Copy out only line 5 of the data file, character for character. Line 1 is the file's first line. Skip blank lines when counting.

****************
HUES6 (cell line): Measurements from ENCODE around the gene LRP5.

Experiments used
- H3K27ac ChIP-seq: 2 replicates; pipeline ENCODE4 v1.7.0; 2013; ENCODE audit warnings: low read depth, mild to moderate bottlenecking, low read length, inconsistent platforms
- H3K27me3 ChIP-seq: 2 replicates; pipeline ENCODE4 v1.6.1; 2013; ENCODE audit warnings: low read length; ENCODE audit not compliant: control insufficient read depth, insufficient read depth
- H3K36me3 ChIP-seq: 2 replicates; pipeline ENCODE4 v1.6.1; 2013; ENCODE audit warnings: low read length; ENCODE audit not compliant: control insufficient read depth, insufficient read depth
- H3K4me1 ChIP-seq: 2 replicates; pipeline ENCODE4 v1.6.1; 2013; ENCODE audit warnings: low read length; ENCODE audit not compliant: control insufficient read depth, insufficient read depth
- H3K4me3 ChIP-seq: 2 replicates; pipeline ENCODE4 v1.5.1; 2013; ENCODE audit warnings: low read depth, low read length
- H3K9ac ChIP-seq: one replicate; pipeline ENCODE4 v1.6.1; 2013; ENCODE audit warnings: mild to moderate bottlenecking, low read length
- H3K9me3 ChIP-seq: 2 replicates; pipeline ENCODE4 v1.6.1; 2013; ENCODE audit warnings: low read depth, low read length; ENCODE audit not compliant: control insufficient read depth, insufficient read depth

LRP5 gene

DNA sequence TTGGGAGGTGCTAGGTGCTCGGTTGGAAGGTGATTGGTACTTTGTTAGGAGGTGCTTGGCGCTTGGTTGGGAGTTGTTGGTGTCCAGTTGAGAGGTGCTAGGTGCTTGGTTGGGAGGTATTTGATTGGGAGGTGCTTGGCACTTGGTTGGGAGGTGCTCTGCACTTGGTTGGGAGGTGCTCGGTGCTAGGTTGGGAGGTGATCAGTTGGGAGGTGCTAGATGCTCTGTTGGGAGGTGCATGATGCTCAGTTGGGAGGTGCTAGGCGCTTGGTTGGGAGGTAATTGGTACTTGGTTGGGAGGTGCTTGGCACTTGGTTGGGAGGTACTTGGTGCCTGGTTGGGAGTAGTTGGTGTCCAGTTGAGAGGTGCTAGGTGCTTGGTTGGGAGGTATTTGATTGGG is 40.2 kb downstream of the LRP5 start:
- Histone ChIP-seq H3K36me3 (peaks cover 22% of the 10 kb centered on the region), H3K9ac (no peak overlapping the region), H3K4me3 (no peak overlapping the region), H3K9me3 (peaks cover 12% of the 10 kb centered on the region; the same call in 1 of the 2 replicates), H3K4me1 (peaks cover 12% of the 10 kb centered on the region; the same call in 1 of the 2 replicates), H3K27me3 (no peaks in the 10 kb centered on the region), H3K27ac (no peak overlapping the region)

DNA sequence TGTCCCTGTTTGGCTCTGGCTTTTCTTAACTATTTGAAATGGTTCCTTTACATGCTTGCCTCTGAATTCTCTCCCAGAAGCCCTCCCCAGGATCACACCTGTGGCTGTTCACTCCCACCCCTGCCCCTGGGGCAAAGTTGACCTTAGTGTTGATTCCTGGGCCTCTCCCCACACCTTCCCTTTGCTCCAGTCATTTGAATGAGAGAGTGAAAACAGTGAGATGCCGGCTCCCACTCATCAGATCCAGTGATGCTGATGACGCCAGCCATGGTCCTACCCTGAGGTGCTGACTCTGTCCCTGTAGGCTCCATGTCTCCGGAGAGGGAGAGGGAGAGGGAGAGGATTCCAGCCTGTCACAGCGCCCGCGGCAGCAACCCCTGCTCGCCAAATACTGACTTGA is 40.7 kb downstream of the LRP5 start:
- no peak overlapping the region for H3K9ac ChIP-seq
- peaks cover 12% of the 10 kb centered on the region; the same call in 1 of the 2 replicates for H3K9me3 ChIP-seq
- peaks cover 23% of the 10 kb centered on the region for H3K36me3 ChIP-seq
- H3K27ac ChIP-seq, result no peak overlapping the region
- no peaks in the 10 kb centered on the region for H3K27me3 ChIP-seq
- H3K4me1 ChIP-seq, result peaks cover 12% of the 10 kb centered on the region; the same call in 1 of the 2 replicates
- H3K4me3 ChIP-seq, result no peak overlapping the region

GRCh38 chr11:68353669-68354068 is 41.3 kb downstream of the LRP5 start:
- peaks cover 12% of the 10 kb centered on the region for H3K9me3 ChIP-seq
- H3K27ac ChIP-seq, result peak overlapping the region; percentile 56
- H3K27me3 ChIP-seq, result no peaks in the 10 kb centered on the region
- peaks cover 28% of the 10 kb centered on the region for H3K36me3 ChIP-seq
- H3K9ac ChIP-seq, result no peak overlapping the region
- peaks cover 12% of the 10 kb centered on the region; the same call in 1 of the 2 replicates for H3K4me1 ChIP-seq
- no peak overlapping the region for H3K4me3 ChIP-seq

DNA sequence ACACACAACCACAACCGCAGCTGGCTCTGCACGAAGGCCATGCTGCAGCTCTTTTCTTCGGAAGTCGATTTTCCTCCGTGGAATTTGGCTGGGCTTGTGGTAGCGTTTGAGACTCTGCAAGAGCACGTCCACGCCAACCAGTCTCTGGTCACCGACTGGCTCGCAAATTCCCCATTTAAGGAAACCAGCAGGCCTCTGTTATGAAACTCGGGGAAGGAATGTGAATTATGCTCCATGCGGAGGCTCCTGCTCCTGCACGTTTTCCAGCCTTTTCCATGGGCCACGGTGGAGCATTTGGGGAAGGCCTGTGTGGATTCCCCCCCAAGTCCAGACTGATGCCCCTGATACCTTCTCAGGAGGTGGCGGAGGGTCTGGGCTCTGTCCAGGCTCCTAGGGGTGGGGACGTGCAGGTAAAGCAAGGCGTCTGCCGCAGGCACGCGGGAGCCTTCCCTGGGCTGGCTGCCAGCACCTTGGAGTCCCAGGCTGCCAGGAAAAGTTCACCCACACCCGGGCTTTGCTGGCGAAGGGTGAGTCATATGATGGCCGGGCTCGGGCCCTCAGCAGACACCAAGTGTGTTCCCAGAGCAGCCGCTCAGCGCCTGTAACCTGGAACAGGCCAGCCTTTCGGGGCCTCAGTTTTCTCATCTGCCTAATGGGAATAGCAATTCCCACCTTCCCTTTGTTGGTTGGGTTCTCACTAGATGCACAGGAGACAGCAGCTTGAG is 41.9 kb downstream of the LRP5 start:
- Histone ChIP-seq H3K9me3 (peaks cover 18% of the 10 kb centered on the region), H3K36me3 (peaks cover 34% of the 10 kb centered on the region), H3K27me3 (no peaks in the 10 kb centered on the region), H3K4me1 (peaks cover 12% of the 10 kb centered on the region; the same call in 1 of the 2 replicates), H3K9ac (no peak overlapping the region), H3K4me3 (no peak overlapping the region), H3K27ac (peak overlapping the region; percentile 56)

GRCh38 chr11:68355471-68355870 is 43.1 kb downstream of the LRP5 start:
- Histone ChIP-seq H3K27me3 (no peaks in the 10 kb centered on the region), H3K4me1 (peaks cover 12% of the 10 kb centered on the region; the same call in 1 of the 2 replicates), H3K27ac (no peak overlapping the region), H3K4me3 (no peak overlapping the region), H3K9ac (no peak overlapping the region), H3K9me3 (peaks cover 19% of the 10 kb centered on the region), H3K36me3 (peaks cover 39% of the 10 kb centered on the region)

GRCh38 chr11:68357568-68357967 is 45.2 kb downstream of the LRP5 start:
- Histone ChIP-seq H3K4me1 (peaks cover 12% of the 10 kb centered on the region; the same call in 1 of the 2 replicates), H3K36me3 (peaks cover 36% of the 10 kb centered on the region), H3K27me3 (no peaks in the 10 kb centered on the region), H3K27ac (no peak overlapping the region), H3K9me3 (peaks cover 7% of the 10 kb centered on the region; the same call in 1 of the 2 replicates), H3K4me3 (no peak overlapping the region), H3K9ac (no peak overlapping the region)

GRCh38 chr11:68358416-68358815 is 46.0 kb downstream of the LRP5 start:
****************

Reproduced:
- H3K36me3 ChIP-seq: 2 replicates; pipeline ENCODE4 v1.6.1; 2013; ENCODE audit warnings: low read length; ENCODE audit not compliant: control insufficient read depth, insufficient read depth